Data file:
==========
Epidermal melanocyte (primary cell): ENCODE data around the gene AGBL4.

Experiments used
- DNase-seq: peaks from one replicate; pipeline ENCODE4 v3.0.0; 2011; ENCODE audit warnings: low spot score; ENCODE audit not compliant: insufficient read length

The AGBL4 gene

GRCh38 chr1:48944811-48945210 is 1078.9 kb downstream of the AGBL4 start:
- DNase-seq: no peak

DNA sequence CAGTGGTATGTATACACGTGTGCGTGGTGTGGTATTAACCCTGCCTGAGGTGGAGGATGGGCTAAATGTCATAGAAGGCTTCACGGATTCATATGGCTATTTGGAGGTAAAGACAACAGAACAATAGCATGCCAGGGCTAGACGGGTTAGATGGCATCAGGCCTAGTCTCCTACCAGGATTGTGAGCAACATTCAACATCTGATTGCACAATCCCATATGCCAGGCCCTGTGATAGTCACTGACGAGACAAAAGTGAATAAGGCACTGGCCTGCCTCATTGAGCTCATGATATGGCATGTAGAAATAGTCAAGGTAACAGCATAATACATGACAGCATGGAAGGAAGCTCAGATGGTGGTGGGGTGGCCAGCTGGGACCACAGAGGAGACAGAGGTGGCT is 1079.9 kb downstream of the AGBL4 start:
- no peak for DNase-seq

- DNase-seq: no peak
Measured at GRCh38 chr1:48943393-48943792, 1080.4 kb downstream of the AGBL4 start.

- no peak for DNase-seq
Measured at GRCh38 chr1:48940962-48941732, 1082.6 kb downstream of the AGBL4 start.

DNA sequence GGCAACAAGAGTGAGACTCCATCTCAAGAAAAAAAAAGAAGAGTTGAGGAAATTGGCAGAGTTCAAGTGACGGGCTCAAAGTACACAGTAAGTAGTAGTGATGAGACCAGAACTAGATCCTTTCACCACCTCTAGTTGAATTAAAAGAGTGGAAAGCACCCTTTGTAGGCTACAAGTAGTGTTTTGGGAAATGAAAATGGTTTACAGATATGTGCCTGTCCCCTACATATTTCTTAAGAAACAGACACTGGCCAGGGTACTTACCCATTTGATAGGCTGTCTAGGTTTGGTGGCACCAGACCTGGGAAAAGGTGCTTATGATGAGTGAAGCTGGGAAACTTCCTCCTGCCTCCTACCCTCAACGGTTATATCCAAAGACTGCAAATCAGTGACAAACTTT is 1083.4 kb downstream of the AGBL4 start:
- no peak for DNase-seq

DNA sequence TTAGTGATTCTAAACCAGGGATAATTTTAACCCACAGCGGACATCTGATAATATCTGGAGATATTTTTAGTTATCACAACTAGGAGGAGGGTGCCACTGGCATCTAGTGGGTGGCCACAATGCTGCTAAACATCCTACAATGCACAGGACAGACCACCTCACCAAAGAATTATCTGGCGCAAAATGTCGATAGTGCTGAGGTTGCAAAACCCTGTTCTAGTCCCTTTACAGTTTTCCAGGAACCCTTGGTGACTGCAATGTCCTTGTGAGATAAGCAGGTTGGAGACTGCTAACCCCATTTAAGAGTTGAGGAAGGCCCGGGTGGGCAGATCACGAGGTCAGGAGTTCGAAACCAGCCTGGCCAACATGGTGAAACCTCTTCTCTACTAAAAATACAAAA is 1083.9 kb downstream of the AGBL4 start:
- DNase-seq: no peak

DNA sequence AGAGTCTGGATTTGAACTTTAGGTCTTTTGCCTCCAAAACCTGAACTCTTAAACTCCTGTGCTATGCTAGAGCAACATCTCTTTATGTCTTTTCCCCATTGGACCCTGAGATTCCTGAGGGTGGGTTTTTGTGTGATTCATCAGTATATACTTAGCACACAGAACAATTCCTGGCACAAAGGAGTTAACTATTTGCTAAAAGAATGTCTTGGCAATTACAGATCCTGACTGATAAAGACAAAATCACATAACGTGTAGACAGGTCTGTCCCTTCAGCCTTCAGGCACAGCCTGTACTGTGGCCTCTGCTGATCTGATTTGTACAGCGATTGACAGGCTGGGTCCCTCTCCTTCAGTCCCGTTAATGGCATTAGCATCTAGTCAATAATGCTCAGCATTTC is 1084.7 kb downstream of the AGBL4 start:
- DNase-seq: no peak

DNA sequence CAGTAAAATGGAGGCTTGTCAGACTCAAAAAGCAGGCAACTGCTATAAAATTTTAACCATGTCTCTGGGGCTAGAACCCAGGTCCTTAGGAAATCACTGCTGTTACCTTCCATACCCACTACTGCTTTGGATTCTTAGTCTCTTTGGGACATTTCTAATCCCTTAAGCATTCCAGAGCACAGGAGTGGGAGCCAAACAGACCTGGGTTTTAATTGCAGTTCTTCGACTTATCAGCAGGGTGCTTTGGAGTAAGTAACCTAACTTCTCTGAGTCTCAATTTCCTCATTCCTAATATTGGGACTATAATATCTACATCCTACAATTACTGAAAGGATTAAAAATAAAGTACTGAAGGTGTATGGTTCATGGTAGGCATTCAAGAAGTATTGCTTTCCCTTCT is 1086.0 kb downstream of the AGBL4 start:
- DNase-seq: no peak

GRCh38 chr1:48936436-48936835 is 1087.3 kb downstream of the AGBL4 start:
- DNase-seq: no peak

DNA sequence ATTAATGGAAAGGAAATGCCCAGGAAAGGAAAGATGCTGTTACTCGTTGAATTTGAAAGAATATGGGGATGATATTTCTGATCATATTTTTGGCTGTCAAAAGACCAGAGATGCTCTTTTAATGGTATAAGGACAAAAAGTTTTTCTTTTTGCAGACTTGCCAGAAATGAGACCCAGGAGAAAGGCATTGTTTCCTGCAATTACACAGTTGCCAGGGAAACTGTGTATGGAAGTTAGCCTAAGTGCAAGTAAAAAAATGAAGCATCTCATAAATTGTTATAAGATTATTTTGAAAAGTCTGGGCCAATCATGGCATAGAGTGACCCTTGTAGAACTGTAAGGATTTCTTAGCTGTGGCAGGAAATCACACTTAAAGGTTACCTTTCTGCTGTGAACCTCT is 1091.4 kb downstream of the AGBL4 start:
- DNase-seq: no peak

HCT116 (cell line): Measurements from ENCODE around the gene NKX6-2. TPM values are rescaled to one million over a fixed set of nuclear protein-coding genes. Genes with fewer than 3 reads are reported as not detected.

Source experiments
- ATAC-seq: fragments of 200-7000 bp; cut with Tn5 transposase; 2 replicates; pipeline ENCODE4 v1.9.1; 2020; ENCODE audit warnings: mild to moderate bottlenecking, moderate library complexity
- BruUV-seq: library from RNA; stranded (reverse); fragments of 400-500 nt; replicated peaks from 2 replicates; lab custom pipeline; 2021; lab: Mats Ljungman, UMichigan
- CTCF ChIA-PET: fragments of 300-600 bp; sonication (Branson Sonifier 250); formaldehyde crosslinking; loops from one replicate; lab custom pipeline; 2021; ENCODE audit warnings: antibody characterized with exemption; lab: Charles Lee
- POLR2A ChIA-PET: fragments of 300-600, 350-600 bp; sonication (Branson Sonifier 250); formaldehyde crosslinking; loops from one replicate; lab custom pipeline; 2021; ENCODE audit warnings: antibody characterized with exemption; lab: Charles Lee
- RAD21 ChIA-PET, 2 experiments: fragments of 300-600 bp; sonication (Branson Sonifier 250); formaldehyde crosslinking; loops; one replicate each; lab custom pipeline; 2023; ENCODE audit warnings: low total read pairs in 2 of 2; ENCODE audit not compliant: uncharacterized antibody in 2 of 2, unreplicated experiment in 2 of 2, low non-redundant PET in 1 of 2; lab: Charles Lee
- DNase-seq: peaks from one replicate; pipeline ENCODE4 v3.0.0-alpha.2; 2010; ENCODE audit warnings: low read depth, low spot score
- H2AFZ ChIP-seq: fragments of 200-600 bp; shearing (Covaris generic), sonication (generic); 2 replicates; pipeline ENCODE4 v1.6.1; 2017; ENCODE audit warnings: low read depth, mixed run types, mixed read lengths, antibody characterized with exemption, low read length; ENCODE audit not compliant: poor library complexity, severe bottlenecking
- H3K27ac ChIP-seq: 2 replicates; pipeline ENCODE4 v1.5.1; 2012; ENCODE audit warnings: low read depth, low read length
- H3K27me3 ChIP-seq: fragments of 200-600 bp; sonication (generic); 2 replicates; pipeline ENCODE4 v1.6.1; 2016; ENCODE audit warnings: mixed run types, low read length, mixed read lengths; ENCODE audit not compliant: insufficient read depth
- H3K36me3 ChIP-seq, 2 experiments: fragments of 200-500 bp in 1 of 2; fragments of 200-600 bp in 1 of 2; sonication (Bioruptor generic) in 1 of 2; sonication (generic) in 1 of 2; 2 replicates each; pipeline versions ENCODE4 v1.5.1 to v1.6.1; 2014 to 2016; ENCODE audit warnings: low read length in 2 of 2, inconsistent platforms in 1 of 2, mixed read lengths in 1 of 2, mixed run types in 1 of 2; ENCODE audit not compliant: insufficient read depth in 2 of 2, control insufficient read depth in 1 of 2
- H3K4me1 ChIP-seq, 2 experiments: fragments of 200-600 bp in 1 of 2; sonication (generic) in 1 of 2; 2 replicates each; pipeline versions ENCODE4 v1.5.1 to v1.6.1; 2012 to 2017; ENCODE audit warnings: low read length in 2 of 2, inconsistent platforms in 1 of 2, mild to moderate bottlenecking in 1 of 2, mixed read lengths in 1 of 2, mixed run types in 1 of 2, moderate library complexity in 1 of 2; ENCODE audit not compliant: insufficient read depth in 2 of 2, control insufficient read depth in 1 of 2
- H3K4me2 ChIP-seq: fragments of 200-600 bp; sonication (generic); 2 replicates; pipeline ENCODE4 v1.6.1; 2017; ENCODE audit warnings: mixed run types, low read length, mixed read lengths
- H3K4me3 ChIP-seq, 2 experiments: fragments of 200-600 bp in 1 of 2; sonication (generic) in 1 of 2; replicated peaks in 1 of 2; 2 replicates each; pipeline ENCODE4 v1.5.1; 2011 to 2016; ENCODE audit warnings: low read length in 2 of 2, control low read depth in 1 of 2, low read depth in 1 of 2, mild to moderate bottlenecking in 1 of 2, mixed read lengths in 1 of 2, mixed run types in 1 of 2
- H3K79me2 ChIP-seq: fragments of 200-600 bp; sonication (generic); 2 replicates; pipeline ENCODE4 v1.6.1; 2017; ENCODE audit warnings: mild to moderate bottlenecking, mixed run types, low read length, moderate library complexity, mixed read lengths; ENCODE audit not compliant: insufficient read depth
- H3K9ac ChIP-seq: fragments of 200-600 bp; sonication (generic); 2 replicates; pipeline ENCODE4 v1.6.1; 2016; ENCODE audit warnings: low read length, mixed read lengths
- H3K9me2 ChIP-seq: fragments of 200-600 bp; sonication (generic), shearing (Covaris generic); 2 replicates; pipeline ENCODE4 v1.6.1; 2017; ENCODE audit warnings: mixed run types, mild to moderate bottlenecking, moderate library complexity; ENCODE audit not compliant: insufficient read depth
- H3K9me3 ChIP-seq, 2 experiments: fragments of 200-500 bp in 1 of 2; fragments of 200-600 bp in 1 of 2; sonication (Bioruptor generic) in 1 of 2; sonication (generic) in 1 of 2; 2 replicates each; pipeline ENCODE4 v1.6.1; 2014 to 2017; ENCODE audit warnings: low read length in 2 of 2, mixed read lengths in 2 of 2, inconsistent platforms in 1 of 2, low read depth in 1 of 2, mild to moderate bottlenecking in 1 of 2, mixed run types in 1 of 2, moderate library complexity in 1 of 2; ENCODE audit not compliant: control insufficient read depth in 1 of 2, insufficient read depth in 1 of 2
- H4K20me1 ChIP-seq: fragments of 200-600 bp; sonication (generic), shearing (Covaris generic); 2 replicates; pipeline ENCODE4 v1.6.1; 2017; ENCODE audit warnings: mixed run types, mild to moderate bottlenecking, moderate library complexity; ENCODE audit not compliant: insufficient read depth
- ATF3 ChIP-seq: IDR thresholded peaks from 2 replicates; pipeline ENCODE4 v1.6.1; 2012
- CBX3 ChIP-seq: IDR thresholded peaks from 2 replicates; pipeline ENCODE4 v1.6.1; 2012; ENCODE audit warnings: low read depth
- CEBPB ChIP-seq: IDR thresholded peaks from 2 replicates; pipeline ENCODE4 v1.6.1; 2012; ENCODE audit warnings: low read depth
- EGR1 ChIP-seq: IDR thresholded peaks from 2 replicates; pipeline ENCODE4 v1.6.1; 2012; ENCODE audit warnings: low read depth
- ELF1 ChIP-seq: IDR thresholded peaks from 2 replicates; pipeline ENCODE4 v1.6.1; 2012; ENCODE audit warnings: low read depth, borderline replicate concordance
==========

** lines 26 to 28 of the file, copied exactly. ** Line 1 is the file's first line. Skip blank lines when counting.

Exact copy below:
Source experiments
- ATAC-seq: fragments of 200-7000 bp; cut with Tn5 transposase; 2 replicates; pipeline ENCODE4 v1.9.1; 2020; ENCODE audit warnings: mild to moderate bottlenecking, moderate library complexity
- BruUV-seq: library from RNA; stranded (reverse); fragments of 400-500 nt; replicated peaks from 2 replicates; lab custom pipeline; 2021; lab: Mats Ljungman, UMichigan